Tom Morello, Uh Huh Her, and more

Sound Gallery

The second annual Clapperclaw Music & Arts Festival will cover two floors of Minneapolis's Sound Gallery. Co-organizers Dom Davis and Matt Perkins both described the event as something creatively distinct from last year's, with Davis adding, "Our focus this year was expanding within a single location, shaping the intensity of last year's two days into a sharpened and more interactive one-day extravaganza." Whereas last year's event scheduled some 20 musical performances, this year's hosts only nine, mixing DJs with a list of live acts that includes the XYZ Affair, Big Quarters, and Doomtree's Cecil Otter. In addition to musical performances, Perkins described a new addition to the festival: "Like last year, we set out to highlight some other art elements like fashion, theatrics, and local artists represented in an unconventional gallery space. This year we are doing the same thing except we replaced the theatrical component that was created by Lamb Lays with Lion with local films." Also new to the festival this year is a $5 "happy hour," which buys you admission and, thanks to some of this year's sponsors, free drinks. 4 p.m. $5/$12 after 7 p.m. 414 Third Ave. N., Minneapolis; 612.332.8918. —Chris DeLine

SUNDAY 11.09


Varsity Theater

Uh Huh Her...and her, too
Uh Huh Her...and her, too

Wintersleep may hail from Halifax, Nova Scotia, but the group's sound is distinctly and quintessentially American: brusque yet romantic, contemplative yet adventurous. Singer Paul Murphy has a captivating, empathic voice—a cross between Eddie Vedder and Michael Stipe—that winds through the quartet's expansive, gradual songs like a dirt road bisecting an autumn countryside. He takes pleasure in holding on to lyrics a mite too long, unearthing unexplainable emotions therein. The music—a patient strain of folky post-rock that often catches the ear unawares with its sudden mood swings—sometimes seems to exist as a refuge for Murphy, a reflective, melancholy shawl of sound that doubles as a coat of arms. Don't sleep on this show. With Portugal. The Man, Earl Greyhound. All ages. $12/$14 at the door. 4:30 p.m. 1308 Fourth St. SE, Minneapolis; 612.604.0222. —Ray Cummings

MONDAY 11.10

Amos Lee

O'Shaughnessy Auditorium

Philly native Amos Lee is the kind of soul-folk singer and thoughtful songwriter whose delivery and songs alternately suggest the likes of John Prine, Bill Withers, James Taylor, and Al Green. His often yearning, raspy yowl etches tales of fractured love, hardscrabble pain and woe, and bittersweet survival. Lee's latest, Last Days at the Lodge (Blue Note), adds a dose of the blues and some hints of rock amid soul more oriented to Memphis than Pennsylvania. Fellow Quaker Stater Priscilla Ahn's breathy voice is pretty in the best sense of the word, a whispery, tone-pure instrument that matches the lilting folk-pop dominating her debut album, A Good Day (Blue Note). She can sound a little coy, especially when her lyrics flirt with girlish reveries. But interesting angles reveal themselves as the songs seep in, such as the hints of carnivalesque dissonance in "Astronaut" and her swirling multi-tracked vocals on "Red Cape." $22-$25. 7:30 p.m. 2004 Randolph Ave., St. Paul; 651.690.6700. —Rick Mason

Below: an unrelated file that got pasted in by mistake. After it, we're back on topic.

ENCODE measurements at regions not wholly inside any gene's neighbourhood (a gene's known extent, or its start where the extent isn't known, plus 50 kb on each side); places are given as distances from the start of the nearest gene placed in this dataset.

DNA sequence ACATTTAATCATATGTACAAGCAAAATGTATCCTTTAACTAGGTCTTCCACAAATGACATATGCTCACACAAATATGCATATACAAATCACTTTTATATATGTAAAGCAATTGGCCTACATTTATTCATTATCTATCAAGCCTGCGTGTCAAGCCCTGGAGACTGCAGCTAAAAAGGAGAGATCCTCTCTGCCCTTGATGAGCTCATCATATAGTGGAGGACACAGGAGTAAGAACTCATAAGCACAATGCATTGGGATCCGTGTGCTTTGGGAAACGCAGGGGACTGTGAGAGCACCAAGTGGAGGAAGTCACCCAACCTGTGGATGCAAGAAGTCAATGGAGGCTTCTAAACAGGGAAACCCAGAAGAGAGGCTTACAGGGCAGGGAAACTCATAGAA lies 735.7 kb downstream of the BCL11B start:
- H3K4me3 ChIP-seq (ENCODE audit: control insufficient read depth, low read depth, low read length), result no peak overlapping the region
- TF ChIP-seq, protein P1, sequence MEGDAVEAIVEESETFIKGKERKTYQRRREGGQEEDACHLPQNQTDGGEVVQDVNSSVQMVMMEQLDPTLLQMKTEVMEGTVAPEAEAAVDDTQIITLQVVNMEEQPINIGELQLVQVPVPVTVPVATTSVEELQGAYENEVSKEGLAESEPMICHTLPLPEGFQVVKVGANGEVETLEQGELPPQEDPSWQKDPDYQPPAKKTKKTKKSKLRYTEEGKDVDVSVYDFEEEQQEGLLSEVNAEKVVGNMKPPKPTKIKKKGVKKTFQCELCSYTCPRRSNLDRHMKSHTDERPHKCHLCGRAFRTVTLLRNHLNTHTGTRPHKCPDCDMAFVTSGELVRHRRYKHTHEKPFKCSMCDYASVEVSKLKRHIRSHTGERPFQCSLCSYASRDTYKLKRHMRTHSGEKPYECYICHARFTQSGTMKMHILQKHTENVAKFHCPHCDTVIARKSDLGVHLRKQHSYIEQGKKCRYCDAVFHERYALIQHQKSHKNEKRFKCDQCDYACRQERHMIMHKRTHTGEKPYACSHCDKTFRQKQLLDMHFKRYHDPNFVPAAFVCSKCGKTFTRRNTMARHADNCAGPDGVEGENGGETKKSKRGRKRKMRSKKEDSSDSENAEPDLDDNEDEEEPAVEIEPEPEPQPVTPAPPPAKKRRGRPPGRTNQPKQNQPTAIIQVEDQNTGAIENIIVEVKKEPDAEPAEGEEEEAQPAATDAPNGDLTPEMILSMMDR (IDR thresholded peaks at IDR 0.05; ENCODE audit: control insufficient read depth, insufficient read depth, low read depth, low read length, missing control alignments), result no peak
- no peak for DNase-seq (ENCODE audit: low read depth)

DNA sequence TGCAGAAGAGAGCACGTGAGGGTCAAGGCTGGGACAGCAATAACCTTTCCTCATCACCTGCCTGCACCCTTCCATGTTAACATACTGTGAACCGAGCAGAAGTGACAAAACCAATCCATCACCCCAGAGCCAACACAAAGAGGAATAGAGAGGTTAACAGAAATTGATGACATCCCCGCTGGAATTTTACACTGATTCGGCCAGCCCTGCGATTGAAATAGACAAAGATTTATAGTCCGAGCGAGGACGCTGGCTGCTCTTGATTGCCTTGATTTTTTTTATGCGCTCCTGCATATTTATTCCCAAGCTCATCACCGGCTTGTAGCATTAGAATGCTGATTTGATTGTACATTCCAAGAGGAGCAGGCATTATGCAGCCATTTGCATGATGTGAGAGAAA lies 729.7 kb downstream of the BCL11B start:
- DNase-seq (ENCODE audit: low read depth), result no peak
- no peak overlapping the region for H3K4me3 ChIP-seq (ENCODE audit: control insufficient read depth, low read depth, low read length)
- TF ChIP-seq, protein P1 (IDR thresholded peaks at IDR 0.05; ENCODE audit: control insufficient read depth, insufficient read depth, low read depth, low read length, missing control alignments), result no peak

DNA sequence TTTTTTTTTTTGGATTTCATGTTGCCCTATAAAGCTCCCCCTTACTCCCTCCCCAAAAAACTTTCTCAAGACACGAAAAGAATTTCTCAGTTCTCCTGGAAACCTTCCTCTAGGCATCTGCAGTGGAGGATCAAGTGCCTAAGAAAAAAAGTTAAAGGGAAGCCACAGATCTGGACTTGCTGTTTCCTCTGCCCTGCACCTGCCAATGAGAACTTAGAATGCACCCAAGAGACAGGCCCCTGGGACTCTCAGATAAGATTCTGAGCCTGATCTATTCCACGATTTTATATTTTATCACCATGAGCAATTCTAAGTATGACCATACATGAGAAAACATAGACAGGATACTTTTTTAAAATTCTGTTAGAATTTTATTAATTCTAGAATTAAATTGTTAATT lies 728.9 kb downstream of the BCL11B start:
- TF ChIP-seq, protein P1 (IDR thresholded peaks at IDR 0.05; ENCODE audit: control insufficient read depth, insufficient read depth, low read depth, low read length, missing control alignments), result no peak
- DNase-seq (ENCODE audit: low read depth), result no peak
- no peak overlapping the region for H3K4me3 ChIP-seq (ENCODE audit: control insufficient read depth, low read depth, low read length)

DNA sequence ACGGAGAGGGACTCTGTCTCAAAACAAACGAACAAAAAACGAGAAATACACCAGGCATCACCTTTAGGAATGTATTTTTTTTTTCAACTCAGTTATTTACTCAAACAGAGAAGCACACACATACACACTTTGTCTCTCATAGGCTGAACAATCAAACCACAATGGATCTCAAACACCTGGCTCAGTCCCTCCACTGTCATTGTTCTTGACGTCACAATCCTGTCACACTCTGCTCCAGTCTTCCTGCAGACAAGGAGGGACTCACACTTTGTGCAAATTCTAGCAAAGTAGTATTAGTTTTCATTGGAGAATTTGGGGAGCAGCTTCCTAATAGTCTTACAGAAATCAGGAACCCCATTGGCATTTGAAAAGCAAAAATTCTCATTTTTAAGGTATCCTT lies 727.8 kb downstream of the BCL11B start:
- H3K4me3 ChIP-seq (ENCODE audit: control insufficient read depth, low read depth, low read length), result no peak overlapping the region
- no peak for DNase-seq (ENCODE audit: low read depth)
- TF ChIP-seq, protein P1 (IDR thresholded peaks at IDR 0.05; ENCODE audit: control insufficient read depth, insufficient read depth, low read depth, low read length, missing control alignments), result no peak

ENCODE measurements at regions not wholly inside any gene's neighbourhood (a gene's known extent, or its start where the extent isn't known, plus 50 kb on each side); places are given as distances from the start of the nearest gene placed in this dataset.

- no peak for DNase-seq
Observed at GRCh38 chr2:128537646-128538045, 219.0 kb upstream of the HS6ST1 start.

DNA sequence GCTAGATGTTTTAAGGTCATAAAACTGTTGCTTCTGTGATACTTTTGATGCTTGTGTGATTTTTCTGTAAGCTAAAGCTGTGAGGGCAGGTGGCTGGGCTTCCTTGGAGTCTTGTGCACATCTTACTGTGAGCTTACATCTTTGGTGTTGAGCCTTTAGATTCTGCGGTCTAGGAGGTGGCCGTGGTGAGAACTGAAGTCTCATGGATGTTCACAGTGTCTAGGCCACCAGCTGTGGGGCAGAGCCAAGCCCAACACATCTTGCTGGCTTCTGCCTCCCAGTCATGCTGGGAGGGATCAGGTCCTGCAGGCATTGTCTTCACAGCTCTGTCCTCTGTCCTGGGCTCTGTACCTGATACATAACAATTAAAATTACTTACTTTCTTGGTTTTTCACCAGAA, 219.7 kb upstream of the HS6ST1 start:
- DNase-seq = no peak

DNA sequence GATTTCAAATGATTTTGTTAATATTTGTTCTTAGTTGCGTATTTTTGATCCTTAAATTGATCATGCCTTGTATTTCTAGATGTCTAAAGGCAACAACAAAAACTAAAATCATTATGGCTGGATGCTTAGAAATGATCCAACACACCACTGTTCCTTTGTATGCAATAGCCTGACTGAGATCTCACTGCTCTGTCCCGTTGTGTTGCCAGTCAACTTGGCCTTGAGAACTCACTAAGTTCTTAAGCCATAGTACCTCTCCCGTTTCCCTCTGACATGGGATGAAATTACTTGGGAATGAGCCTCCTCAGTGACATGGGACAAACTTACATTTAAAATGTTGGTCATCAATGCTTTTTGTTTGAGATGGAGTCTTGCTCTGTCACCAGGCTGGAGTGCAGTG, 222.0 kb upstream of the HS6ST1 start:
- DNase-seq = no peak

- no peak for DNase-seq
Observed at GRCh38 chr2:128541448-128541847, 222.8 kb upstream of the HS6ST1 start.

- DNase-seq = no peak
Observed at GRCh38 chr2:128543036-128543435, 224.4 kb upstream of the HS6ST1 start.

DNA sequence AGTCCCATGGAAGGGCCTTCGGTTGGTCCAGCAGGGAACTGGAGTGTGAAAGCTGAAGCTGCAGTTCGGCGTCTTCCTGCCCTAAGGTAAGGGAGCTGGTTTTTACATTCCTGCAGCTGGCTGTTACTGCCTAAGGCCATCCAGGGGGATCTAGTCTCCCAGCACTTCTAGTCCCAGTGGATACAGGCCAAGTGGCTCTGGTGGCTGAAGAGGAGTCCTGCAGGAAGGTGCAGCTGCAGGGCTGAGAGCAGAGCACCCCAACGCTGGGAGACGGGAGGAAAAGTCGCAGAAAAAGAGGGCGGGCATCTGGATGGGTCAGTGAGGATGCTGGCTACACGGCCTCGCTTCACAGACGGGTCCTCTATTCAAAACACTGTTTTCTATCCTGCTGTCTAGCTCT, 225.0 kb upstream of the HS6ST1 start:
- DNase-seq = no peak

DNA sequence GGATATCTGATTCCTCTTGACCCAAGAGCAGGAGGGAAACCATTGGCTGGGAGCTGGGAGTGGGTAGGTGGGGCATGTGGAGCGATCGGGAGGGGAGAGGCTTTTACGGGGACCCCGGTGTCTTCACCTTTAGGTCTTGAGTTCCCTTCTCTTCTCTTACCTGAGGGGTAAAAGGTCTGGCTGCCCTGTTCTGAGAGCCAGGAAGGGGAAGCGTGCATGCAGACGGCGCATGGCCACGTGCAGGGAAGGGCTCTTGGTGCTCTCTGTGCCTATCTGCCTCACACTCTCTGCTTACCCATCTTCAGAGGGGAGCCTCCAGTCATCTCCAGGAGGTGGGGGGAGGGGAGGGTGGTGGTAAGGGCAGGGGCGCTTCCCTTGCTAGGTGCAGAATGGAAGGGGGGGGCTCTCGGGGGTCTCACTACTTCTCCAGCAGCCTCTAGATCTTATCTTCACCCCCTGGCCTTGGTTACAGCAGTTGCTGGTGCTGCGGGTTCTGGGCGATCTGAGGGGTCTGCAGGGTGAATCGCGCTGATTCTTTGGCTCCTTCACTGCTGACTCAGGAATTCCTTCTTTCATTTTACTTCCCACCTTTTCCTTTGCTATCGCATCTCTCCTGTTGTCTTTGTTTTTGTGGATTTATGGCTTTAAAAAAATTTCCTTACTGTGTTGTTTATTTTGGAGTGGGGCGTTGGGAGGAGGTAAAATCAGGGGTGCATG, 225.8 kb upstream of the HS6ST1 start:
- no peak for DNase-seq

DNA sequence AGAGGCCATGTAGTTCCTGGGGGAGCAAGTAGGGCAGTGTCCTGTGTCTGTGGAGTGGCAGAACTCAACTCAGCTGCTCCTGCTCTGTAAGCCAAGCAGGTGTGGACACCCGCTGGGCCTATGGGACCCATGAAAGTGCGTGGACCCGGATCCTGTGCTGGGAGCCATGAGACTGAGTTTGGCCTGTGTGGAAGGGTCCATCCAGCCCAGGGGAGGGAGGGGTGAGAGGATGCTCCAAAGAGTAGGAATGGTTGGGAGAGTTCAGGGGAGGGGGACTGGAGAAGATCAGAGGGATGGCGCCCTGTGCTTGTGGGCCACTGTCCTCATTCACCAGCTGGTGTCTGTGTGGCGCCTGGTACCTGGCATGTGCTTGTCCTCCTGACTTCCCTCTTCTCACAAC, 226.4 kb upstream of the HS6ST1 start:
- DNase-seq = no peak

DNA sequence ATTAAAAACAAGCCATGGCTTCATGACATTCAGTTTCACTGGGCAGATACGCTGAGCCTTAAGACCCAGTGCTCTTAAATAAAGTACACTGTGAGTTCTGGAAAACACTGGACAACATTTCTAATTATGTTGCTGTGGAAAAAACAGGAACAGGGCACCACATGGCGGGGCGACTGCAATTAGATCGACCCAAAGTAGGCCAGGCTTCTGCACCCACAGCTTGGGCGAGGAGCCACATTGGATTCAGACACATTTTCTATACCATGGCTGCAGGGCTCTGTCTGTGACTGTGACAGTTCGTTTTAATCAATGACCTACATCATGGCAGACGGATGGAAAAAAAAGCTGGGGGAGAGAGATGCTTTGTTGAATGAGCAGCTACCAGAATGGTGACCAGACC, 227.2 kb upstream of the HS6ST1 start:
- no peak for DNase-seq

Tom Morello: The Nightwatchman

Fine Line Music Cafe

For a Harvard chap, Tom Morello certainly offers plenty of plebian dissent. The Ivy Leaguer's accolades are nearly too numerous to mention, and he's certainly one of the few rock guitarists to carry as much political notoriety as musical fame. Rage Against the Machine shouldn't waste too much precious ink or paper—their impact upon an impressionable youth, both musically and culturally, is as extensively documented as Sarah Palin's campaign spending. What merits the most pertinent attention is Morello's acoustic turn as the Nightwatchman. Gone is the emulated turntablism that Morello eked out of his six-string in Rage, forgotten are the thudding power chords that padded his treasury in Audioslave. What remains is something much more naked and intellectually invasive. For all of Rage's romping and stomping, it's Morello on a beat-up Epiphone that makes his diatribes all the more percussive and real. With Boots Riley of the Coup. 18+. $25. 7 p.m. 318 First Ave. N., Minneapolis; 612.338.8100. —David Hansen

« Previous Page
Minnesota Concert Tickets

Concert Calendar

  • May
  • Sat
  • Sun
  • Mon
  • Tue
  • Wed
  • Thu
  • Fri